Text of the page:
“People need homes that are affordable throughout their lifetime, and they want homes that are reflective of their individuality. What if we could provide both, while embracing circular economy and prioritising the reuse of existing materials?”
The push for a more sustainable built environment is continuing to build momentum, and has fuelled the industry-led initiatives such as Architects Declare, LETI Climate Emergency Design Guide and the RIBA Sustainable Outcomes 2030. Change is also afoot on the governmental policy level; from June, ‘Building Regulations will be amended to enforce a 30% cut on emissions from new homes.’ [All new buildings must emit a third less carbon, government announces | News | Building Design (bdonline.co.uk)], a step change towards where the construction industry needs to aim long-term. However, the general industry consensus is that this is not yet ambitious enough – more prioritising the reuse of materials in conjunction with other carbon reducing methods is what we need to look at more closely.
For the housing sector, the concept of reuse, particularly of whole components of homes, sparks some interesting avenues to explore. In addition to the clear sustainability benefits, what other advantages might a fully functioning circular economy of building components bring to the way we design and use our homes? People need homes that are affordable throughout their lifetime, and they want homes that are reflective of their individuality. What if we could provide both, while embracing circular economy and prioritising the reuse of existing materials?
The Home of 2030 design concept as submitted by HLM for the 2020 competition allows for exactly this. Up until now, MMC and Offsite methods have largely focussed on creating ‘new’, manufacturing the components that become the ‘kit of parts’ used in construction.
HLM’s concept, on the other hand, visualises a home that can be adapted to meet the changing life circumstances of its residents through treating each home as an assembly of components. Based around a fixed base rate for a plot, the concept provides each buyer with the space to increase (and subsequently decrease) the size of their home in line with their life requirements, as and when their resources allow. As a result, these homes are also more accessible to first time buyers, therefore potentially contributing to a solution to the ongoing housing crisis affecting our society. For those struggling to get onto the housing ladder, the concept provides a ‘starter home’ which can be easily adapted, becoming the ‘forever home’. The model utilises MMC and Offsite methods to ensure standardisation of components, ease of assembly and disassembly, transportation, and greater quality control. Focussing on ‘lift and lock’, as opposed to more traditional, ‘sticky’ construction, the principle lends itself to utilising materials that have previously been used in other construction projects, reworked into components that meet the specifications (e.g. dimensions), required.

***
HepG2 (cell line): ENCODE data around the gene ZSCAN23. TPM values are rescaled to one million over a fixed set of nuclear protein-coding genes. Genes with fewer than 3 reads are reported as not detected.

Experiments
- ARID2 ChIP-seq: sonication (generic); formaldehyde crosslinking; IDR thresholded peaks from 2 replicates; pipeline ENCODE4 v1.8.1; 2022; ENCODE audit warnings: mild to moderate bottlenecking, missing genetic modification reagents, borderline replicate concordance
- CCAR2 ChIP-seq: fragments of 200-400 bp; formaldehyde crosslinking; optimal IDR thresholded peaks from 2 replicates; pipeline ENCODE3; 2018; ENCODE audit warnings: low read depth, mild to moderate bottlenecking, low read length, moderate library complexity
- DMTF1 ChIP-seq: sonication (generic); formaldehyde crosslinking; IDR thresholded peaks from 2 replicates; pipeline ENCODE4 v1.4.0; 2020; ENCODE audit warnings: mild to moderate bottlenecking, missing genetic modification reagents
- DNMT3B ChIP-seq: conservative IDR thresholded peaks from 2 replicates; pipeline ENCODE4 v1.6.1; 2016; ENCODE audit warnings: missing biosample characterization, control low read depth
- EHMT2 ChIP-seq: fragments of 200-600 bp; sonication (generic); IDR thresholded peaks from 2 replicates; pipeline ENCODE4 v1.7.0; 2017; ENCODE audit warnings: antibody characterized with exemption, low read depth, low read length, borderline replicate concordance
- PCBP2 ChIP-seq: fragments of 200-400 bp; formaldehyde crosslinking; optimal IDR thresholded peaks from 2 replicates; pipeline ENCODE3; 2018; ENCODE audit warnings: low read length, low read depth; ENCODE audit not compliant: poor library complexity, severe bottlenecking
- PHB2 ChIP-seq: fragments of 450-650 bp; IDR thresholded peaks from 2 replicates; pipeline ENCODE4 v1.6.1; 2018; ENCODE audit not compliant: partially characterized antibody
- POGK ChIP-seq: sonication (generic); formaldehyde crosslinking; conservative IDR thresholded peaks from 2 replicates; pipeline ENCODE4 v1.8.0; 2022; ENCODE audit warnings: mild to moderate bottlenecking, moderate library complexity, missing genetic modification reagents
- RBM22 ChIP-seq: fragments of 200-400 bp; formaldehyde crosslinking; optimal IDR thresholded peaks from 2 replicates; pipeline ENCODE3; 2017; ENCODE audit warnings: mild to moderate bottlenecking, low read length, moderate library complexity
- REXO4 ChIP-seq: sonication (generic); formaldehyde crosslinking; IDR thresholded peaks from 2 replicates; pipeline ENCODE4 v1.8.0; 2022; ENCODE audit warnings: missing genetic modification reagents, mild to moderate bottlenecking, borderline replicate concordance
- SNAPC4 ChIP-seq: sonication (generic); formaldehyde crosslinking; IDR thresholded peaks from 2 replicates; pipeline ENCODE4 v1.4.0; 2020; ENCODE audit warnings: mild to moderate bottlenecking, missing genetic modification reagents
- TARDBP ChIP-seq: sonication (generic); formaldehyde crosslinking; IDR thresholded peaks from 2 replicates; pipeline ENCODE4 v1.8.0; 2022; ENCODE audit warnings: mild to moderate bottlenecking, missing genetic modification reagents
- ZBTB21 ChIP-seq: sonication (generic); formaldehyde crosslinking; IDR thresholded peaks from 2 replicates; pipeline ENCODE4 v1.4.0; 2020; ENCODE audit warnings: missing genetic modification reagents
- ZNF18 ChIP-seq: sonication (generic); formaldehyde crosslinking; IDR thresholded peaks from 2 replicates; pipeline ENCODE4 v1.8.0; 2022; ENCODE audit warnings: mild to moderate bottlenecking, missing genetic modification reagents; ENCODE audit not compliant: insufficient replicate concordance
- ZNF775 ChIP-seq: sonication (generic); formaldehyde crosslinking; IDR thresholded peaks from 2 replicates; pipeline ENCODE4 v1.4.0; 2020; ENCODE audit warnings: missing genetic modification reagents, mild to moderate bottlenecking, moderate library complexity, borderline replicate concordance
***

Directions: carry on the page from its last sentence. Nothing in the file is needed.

We must prioritise collaboration across the industry, introducing a procedure for bringing components back to the market and thus creating a circular process. Establishing a modular platform with universal design dimensions and specification standards will create an open market for building elements, allowing manufacturers to confidently invest in production and supply. This platform would consolidate disassembled components, sorting, storing, cataloguing and assessing their potential for reuse in future projects. Home buyers could then select features and styles based on their personal preference, confident in the knowledge that they are contributing positively through these choices.
Older houses are known for their solid build and character, but are more likely to need higher levels of maintenance once inhabited; conversely, newer homes are often considered less robust, but have fewer maintenance needs. By bringing circular principles into the MMC and offsite arena, we can produce projects that utilise the efficiencies of these methods, while creating unique homes that maintain a sense of character and durability associated with more traditional builds. We can prolong the life of historical materials, and create a new generation of homes that contrast with the uniform mass housing often synonymous with new developments.
Opening up MMC-led design to suit a unique and adaptable model can successfully satisfy the need for affordable homes – that are flexible enough that people will want to live in them forever.